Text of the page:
Which Visa Is Right for You?

Before investors buy or start a business in the U.S. they will need to make several important decisions, such as the type of business to invest in and the appropriate location (see Planning an Application).

  • After those decisions have been made, the most appropriate visa category under which to apply to live and work in the United States must be determined. For a comprehensive explanation of all visa categories, see www.usvisalawgroup.com. For many investors, the E-2 is the most appropriate visa.

The key requirements for an E-2 visa are:

  • There must be a treaty of trade, commerce, navigation and/or friendship between the investor’s country of citizenship and the United States, e.g. U.K., Pakistan, etc.
  • A substantial investment (see Investment Amount) in a business in the U.S. must be made. Some financing restrictions apply.
  • The business must provide the investor with more than enough income to support themselves and their family and employ U.S. workers (see Business Profitability).
  • The investor’s personal funds must have been irrevocably committed to the business purchase.

Considerations for Eligibility for a Green Card

If an individual is eligible for a Green Card (permanent residence) this may take a year or longer to process. It is therefore sometimes prudent to consider an E-2 nonimmigrant visa to enable the individual to live and work in the U.S. while the Green Card application is pending.

There are often misunderstandings as to the merits of the E-2 visa as it relates to an application for a Green Card. A Green Card (as a Multinational Manager) can be applied for when the investor is in the U.S., as long as there is a "qualifying relationship" between the US business and the overseas business and the overseas business continues to trade actively. Alternatively, an individual may be eligible for a Green Card based on an investment of either $500,000 or $1 million under the Employment Creation (EB-5) category.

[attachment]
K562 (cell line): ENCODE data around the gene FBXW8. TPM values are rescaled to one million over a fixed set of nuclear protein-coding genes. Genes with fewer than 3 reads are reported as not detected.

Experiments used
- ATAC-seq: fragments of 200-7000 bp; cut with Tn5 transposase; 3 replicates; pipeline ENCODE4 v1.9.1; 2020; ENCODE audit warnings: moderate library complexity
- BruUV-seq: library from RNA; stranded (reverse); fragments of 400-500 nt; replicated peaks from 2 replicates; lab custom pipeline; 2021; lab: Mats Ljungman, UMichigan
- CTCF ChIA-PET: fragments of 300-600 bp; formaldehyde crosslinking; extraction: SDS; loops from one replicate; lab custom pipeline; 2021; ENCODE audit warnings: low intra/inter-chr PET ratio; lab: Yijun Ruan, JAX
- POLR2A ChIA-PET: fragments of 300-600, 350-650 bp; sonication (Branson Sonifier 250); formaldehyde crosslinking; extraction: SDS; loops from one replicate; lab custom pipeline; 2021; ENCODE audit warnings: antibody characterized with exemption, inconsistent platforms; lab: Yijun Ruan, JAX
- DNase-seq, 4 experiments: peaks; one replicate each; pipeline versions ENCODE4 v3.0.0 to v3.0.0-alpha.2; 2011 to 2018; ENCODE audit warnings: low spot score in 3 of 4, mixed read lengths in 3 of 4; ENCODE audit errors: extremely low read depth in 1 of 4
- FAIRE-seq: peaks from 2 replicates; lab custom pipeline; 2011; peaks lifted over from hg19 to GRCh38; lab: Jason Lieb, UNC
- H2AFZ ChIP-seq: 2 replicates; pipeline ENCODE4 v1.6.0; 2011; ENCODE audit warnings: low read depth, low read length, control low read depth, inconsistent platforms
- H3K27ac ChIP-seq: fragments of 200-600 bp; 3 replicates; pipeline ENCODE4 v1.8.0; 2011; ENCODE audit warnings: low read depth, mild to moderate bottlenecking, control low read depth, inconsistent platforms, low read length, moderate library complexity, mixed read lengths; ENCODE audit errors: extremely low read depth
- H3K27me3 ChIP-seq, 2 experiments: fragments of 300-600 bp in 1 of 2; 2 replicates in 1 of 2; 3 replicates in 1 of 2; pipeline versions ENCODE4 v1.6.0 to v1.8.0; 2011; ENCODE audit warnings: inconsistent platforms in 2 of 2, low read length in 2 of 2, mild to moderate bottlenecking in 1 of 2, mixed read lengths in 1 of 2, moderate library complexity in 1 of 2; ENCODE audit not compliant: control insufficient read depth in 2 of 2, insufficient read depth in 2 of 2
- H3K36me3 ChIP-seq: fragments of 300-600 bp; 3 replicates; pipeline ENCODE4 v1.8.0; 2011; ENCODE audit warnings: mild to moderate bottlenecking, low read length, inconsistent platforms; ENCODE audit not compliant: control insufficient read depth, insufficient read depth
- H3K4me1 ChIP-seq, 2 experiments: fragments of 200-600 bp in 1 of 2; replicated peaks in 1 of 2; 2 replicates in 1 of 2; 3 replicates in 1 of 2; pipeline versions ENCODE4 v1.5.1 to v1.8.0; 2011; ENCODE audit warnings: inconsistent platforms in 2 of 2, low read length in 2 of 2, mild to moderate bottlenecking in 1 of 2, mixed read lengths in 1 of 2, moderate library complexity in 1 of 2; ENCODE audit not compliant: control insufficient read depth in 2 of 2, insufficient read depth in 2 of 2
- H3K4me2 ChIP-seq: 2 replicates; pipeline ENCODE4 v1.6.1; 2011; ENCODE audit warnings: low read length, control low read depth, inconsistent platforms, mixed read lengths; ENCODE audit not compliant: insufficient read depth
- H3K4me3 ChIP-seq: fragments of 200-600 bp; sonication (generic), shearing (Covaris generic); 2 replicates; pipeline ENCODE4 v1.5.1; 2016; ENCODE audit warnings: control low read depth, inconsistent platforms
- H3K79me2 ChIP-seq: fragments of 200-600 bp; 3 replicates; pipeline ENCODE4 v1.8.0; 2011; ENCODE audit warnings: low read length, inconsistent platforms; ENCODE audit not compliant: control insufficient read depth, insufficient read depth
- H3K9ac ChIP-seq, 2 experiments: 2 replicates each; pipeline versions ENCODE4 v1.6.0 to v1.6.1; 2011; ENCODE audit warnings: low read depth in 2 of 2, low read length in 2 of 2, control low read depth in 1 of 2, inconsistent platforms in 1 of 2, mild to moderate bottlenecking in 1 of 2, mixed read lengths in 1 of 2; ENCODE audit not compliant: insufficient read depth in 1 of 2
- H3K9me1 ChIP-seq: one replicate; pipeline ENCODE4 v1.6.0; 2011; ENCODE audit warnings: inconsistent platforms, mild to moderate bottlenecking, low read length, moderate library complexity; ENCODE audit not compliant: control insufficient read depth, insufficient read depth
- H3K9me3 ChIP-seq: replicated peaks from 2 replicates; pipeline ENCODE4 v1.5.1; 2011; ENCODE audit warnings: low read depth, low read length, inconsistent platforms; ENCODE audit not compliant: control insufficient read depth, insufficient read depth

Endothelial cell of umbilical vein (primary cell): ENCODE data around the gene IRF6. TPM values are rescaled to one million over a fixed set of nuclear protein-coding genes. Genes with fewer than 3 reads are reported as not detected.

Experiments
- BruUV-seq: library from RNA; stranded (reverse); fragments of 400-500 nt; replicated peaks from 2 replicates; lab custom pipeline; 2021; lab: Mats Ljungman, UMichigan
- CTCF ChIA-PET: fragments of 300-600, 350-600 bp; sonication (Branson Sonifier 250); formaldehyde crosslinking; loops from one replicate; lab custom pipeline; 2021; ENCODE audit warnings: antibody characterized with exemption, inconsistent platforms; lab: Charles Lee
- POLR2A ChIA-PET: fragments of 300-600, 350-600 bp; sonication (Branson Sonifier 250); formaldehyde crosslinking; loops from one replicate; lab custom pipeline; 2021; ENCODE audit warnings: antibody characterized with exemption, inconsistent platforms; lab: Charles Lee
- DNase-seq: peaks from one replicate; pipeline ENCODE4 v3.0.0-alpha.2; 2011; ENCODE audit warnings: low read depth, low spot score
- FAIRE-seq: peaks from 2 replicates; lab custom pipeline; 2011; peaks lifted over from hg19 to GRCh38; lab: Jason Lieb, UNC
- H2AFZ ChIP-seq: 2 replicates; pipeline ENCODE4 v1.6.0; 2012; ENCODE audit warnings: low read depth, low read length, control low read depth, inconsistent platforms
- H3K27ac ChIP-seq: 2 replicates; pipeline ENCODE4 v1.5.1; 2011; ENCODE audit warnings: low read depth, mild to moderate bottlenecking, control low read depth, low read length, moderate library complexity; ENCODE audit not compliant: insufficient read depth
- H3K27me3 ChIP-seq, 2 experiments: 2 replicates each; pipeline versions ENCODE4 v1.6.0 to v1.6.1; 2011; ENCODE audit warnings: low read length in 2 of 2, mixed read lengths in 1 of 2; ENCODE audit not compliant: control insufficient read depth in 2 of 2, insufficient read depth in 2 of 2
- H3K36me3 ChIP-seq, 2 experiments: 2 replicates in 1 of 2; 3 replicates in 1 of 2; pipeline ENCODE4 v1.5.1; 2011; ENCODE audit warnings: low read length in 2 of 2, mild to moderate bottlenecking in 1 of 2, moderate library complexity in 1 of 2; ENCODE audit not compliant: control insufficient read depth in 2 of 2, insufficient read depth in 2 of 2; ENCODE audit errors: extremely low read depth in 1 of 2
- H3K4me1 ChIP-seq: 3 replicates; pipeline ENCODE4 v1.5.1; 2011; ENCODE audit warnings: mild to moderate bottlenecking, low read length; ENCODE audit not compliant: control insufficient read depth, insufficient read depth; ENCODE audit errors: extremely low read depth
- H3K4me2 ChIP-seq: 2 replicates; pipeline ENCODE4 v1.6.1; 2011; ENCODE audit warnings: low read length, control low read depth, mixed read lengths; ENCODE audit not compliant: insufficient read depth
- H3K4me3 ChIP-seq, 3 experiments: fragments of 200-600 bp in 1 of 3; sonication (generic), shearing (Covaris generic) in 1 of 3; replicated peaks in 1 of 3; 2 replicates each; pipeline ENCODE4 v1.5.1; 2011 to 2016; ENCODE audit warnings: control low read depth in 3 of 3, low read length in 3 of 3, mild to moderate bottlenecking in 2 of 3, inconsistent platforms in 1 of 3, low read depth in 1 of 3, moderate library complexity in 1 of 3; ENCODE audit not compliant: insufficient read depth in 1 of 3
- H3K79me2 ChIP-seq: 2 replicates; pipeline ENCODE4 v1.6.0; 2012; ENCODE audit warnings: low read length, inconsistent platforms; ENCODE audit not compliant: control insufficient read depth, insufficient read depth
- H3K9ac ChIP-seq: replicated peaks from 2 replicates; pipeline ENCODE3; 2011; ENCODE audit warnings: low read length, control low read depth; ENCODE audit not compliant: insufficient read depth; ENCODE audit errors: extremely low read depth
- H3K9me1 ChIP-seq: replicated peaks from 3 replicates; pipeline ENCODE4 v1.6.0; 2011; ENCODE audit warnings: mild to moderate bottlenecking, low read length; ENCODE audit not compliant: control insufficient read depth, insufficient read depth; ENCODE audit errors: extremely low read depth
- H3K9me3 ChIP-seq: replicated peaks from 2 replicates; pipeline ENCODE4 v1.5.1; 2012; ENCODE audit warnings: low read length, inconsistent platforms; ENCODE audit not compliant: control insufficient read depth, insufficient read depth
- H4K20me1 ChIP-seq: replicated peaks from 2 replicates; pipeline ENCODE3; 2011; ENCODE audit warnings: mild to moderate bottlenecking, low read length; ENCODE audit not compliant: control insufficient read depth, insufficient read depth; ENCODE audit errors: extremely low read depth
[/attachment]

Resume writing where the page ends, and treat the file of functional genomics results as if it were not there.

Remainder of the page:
The investment and visa application is a complicated process, and investors frequently have numerous questions throughout the process. One of the most frequently asked questions is how much to invest (see Investment Amount). While there is no minimum amount required for an E-2 visa, it must be sufficient to establish or purchase a viable business. In general, it is difficult to obtain a visa with an investment of less than $100,000 to $150,000.

An investor must consider whether the investment may be viewed as marginal by consular officers at the U.S. Embassy. A finding that the business is marginal will lead to denial of an application. To ensure compliance with this requirement, investors must ensure the business will generate sufficient income to support the investor and family members in addition to contributing to the local economy through the creation of jobs (see Business Profitability).

Despite their best intentions, investors sometimes encounter certain common pitfalls. Among them are reliance on too much or inappropriate financing to fund the business, making an investment that is considered marginal or making an investment that is considered passive.

Investors starting a new business, rather than buying an existing one, face a unique set of requirements and, often times, a more complicated visa application process (see Starting a New Business).

U.S. immigration attorneys at Hodkinson Law Group, based in London, England, UK, help individuals and corporate investors apply for a US visa. Our U.S. immigration lawyers assist with E2 visa applications (E-2 visas), EB5 immigration (including EB-5 US visas and EB5 green cards), nonimmigrant visa petitions, U.S. citizenship, work permits, naturalization, permanent residency, and expatriation issues. Contact a US immigration lawyer at our London office today.